Polar snow goggles from Discoveries at London’s 2 Temple Place, the first joint exhibition from the University of Cambridge Museums, and the first to be held outside the city.

The vision of securing Cambridge’s reputation as an international centre of museums excellence received a major boost today when Arts Council England awarded University of Cambridge Museums (UCM) nearly £4.5m for 2015-18 and continuing Major Partner Museum status.

Each collection is of global significance, adding an extraordinary dimension to our university, community and region.

Jennifer Barnes

Over the last three years, Cambridge has made full use of previous Arts Council funding to transform the way its eight major museums work in partnership, and to unlock their world-class collections for both Cambridge and the wider world.

Major successes have included the Thresholds poetry project, curated by Carol Ann Duffy, and Discoveries at 2 Temple Place in London.

Discoveries, now transferred to The Fitzwilliam Museum, is the first-ever joint exhibition to involve all University of Cambridge Museums and the first exhibition of Cambridge’s globally important research collections to be held outside the city.

And there was further good news today as Kettle’s Yard received first stage backing from Arts Council England to support the creation of a new Education Wing. The Arts Council funding, totalling £3.5m, is a substantial step towards the campaign target of £8.7m. Arts Council England have also renewed Kettle’s Yard National Portfolio Organisation status and committed £446,271 funding for the next three years.

Dr Jennifer Barnes, Pro-Vice-Chancellor (International Strategy), and Chair of the General Board Museums Committee, said: “These significant awards announced on the same day, recognize the essential role museums and collections play in research, teaching and understanding. Each collection is of global significance, adding an extraordinary dimension to our university, community and region. Cambridge Museums, whether working as a single collection or together, demonstrate that curating the past is about understanding the present and creating new futures. These awards allow us to share that future with all who come to Cambridge, of all ages, whether as visitors, students or researchers.”

UCM plan to use the next round of Arts Council funding to consolidate ongoing progress into understanding, widening and diversifying its audience. Major steps to achieving this have already been undertaken with imaginative learning programmes, digital innovation and deeper connections with communities both in and beyond Cambridge.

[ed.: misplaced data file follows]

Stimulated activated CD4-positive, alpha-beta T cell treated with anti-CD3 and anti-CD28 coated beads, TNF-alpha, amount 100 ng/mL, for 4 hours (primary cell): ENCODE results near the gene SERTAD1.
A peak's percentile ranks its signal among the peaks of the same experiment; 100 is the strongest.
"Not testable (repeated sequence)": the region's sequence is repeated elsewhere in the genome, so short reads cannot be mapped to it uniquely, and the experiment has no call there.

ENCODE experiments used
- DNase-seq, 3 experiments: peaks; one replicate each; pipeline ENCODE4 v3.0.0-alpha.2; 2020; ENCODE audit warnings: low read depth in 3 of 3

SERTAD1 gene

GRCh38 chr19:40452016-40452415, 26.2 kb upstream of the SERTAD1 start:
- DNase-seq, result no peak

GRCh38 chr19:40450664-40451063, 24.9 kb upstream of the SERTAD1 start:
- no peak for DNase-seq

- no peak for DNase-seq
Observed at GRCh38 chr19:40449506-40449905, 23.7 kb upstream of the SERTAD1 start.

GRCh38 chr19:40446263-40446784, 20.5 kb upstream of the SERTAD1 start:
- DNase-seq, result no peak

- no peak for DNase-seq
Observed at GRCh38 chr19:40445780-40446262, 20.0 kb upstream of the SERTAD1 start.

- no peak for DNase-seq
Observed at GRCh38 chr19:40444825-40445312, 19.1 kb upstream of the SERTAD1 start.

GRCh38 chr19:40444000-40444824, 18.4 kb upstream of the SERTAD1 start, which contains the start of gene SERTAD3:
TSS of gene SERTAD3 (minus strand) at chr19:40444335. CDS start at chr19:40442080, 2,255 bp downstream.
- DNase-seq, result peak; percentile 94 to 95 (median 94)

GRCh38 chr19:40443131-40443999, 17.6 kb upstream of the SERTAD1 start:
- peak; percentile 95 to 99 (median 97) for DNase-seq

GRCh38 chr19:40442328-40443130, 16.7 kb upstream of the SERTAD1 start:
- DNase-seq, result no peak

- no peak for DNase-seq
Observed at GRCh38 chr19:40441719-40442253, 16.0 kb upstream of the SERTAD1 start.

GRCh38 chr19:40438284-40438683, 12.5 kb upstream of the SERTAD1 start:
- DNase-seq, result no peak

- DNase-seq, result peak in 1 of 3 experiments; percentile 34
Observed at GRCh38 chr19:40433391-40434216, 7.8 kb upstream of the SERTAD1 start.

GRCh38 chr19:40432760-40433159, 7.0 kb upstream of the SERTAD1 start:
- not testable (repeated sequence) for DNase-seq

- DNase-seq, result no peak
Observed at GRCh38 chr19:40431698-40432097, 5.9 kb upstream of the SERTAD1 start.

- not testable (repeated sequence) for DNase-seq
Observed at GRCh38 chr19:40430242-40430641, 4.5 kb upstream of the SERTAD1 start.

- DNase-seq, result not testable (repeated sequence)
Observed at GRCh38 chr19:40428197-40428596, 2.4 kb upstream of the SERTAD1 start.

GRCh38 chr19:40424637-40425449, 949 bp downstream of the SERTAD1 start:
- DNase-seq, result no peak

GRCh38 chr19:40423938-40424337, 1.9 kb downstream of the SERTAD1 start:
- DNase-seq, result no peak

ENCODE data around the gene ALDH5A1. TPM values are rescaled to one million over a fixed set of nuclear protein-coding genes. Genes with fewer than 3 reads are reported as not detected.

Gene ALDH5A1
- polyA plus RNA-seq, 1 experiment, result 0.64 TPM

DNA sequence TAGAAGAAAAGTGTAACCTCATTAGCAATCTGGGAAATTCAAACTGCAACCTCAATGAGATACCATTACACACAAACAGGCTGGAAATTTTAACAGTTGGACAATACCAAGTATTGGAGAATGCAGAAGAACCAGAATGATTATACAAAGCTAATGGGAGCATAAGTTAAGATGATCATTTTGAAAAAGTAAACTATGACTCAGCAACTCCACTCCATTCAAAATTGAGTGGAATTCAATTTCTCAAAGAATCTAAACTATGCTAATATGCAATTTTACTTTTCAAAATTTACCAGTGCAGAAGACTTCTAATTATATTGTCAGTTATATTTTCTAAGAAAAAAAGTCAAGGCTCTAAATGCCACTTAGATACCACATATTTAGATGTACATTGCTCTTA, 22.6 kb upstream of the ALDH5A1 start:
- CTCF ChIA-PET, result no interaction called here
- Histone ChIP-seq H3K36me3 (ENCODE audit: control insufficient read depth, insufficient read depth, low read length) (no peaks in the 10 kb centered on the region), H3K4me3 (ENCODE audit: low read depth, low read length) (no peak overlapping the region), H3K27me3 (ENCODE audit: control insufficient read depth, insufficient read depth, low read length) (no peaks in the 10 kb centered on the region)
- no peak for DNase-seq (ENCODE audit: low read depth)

UCM is also taking the lead in joining up arts and cultural provision across the city, with Curating Cambridge – a five-week programme of cultural events and activities from October 20 – typifying this new approach.

Tim Knox, Director of the Fitzwilliam Museum, said: “Being afforded Major Partner Museum status is a huge privilege and one we take very seriously. Arts Council England has fully supported the great strides we’ve made in recent years and, with their continued support, there is plenty of exciting work yet to be undertaken.”

Liz Hide, University of Cambridge Museums Officer, said: “Here in Cambridge, we are lucky in having many exceptional museums, each of which contribute to the academic, social and community work of the University. Our ongoing goal now is to open up the cultural riches of Cambridge to as wide and diverse an audience as possible.”

Hedley Swain, Area Director, South East, Arts Council England, said: “We are pleased to continue supporting University of Cambridge Museums. It proposes to deliver an ambitious and broad ranging programme of activity that will support transformational access to its key collections. Its programme of activity will help further develop its position as a leading centre of excellence for conservation and collections based research. It will also continue to build on its pioneering community and lifelong learning programmes, whilst also establishing itself as a centre for innovative digital engagement. University of Cambridge Museums also plans to reach more children and young people, with a particular emphasis on using digital platforms, ensuring they have the opportunity to engage with and be inspired by its collections. This work will be underpinned by its exemplar commitment to environmental sustainability, resilience and its support for museums and gallery career and workforce development.”

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